What is in this article?:
- Plasticulture grower gets sound agronomic advice
- Tests told a different story
- Mike Howard uses plasticulture to grow many crops, including strawberries, pumpkins, corn, tomatoes, beans and squash. Plasticulture keeps down the weeds, helps conserve soil moisture and makes harvest cleaner.
Tests told a different story
Soil test results told a different story. Howard broached the issue with Knox, who pointed out that the soils in Howard’s fields were a patchwork mix of a red clay and a gray, sandier soil. These soil types had different capacities to retain phosphorus. Knox suggested that Howard should consider using the poultry house litter from his own farm for areas needing extra phosphorus.
Howard was hesitant. He knew the litter would be a good source of phosphorus, but he was afraid it would provide too much nitrogen for strawberries. Cautiously, he put out litter in the fall nearly a year before planting strawberries. That winter and spring, he let a neighbor grow barley in the field to deplete some of the nitrogen. The strawberry crop did not incur any problems with excess nitrogen.
Howard is glad he followed up on Knox’s recommendation. His current routine is to apply litter to a ryegrass cover crop in March or April when the layer houses are cleaned out. He still likes the fact that the ryegrass cover crop uses some of the excess nitrogen before strawberries are planted in September. And after strawberries are harvested, he can plant yet another crop — pumpkins — directly into the existing plastic.
The amount of litter the Howards apply depends jointly on the results of the waste analysis and soil test reports. Due to the different soil types, they often spot-apply commercial fertilizer — putting it out only where it is needed based on soil test results. Before planting, they also use a nematode assay to establish whether pre-plant treatment is necessary and solution analysis to check the pH and salt content of their irrigation water source.
“Plasticulture is a hard job and a big expense,” Howard said. “The farmer is dependent on an entire system working. If it doesn’t, he could lose his whole crop. It pays to take precautions. I’m not a gardener. I need to make a living.”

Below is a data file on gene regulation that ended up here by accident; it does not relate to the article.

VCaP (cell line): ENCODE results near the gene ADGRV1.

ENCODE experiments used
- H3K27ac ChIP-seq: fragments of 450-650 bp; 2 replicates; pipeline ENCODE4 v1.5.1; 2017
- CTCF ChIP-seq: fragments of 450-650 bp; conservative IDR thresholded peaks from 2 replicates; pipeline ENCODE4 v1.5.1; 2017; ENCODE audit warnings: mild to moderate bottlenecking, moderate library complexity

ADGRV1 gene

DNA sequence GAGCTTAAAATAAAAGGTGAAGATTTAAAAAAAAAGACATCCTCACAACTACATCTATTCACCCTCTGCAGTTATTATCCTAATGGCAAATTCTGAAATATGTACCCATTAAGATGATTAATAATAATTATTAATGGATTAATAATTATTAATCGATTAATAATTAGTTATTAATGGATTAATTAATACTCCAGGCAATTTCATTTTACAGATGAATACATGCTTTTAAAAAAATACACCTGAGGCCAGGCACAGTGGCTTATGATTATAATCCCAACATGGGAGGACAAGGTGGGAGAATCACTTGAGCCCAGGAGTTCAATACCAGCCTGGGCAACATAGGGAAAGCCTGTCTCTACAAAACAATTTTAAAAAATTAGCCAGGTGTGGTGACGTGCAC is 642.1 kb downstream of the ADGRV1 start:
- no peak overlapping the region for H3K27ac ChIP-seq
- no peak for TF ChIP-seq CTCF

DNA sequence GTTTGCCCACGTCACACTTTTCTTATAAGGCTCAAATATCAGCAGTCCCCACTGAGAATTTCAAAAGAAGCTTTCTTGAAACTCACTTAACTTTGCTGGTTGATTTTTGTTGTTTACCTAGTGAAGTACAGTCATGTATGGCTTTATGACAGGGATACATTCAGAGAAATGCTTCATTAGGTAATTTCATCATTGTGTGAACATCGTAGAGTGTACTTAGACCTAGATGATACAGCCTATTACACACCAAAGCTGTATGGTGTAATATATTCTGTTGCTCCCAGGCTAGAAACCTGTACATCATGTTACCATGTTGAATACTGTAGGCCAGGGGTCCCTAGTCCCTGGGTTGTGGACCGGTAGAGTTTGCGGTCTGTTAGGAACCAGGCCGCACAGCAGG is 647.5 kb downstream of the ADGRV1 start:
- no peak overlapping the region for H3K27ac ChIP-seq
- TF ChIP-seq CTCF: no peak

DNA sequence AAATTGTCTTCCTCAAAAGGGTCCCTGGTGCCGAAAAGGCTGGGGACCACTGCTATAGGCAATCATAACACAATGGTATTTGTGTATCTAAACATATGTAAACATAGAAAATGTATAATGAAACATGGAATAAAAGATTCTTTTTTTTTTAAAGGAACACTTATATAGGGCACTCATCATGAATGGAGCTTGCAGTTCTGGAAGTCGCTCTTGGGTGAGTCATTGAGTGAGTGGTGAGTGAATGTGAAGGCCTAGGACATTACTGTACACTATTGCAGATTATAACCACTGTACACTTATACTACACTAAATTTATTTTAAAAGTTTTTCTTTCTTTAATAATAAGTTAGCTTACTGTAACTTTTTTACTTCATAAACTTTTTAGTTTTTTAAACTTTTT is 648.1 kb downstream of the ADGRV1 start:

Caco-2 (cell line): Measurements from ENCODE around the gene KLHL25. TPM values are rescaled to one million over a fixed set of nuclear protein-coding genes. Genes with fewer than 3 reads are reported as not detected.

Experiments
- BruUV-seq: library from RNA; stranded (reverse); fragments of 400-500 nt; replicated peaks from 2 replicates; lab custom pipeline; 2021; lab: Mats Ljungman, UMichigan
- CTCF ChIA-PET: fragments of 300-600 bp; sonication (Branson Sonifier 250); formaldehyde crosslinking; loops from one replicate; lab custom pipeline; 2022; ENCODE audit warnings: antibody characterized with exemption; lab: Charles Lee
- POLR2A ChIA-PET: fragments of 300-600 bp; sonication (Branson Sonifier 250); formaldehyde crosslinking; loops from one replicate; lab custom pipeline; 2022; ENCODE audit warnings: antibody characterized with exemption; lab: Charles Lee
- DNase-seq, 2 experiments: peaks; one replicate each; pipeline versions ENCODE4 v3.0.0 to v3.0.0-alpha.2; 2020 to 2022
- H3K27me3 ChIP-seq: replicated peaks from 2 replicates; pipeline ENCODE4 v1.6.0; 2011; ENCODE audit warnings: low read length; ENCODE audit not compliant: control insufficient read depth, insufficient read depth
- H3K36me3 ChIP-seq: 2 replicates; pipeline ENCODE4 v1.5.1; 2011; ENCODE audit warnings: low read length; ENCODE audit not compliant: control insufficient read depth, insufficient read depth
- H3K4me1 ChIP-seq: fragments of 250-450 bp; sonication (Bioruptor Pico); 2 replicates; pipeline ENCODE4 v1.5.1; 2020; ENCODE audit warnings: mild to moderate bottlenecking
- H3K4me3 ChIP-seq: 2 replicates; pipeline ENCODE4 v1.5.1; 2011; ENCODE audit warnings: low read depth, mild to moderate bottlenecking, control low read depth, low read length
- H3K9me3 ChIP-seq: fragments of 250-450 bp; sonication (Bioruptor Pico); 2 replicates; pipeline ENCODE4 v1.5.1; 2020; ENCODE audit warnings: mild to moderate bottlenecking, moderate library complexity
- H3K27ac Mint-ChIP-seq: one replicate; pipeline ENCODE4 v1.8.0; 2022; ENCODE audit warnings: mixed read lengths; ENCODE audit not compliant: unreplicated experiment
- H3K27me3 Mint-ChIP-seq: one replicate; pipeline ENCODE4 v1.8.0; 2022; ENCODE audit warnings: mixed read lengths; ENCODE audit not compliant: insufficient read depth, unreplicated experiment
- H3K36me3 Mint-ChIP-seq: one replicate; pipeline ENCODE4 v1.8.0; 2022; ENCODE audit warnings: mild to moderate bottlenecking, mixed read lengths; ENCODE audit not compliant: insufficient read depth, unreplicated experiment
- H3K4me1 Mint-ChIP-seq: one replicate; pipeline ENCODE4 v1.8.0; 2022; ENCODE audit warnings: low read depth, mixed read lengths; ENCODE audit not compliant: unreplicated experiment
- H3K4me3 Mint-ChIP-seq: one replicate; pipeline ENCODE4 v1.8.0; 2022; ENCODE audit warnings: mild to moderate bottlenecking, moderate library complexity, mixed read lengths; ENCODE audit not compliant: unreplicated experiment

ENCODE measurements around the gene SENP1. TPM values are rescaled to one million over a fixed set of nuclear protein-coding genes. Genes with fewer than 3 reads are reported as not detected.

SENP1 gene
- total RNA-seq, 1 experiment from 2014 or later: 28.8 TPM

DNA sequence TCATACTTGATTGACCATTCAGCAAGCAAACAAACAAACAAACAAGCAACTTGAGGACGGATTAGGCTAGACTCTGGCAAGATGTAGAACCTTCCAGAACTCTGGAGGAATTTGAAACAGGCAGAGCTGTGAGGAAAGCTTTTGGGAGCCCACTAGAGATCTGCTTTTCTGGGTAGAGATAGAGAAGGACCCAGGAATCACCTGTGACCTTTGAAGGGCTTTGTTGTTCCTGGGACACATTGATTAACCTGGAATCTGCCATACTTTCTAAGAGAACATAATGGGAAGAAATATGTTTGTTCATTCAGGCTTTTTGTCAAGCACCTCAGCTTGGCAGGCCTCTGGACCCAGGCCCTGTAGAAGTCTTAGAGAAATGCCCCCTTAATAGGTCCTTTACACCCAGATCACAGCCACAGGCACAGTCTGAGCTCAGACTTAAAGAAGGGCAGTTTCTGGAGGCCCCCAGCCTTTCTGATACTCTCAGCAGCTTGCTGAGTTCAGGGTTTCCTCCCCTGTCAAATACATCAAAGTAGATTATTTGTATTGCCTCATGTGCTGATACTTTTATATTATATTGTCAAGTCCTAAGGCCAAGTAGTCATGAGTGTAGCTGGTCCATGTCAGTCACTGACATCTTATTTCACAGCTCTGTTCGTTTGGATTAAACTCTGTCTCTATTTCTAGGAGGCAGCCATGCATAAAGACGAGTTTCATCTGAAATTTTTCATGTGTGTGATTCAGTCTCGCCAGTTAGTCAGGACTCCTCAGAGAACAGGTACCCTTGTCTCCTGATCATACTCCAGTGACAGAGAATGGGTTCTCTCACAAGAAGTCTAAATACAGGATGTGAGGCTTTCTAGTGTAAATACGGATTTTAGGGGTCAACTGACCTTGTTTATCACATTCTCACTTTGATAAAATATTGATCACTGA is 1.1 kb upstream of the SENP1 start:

Knox said tissue analysis is one of the best tools available to plasticulture growers.
“Test results are available within a couple of days and give a precise snapshot of the nutrient needs of each crop,” Knox said. “The test can even detect deficiencies before symptoms appear and losses occur. For high-value, intensively managed crops, tissue testing is the best way to optimize fertilizer input costs and obtain desired yields. It is particularly useful for Mike since he grows two successive crops on plastic. By monitoring nutrient use with tissue testing on a bi-weekly basis, he knows exactly how and when to adjust fertigation.”
The Howards are firm believers in the benefits of agronomic testing. But even more than the testing, they appreciate being able to talk to a real person about what their report results mean.
“The good thing about working with regional agronomists is that they know all about sampling procedures, test results and nutrient management,” said Howard’s son Brian, “and . . . they answer their phone after hours.”
The NCDA&CS Agronomic Division has 13 regional agronomists who are striving to lend special assistance to plasticulture growers this year. Thanks to a grant from the North Carolina Tobacco Trust Fund Commission, the Division has been able to hold two plasticulture training workshops, offer growers free vouchers for plant tissue analysis, and offset the travel costs involved in on-site visits by regional agronomists. Growers with an interest in plasticulture are encouraged to contact their regional agronomist for advice. Visit http://www.ncagr.gov/agronomi/rahome.htm for contact information.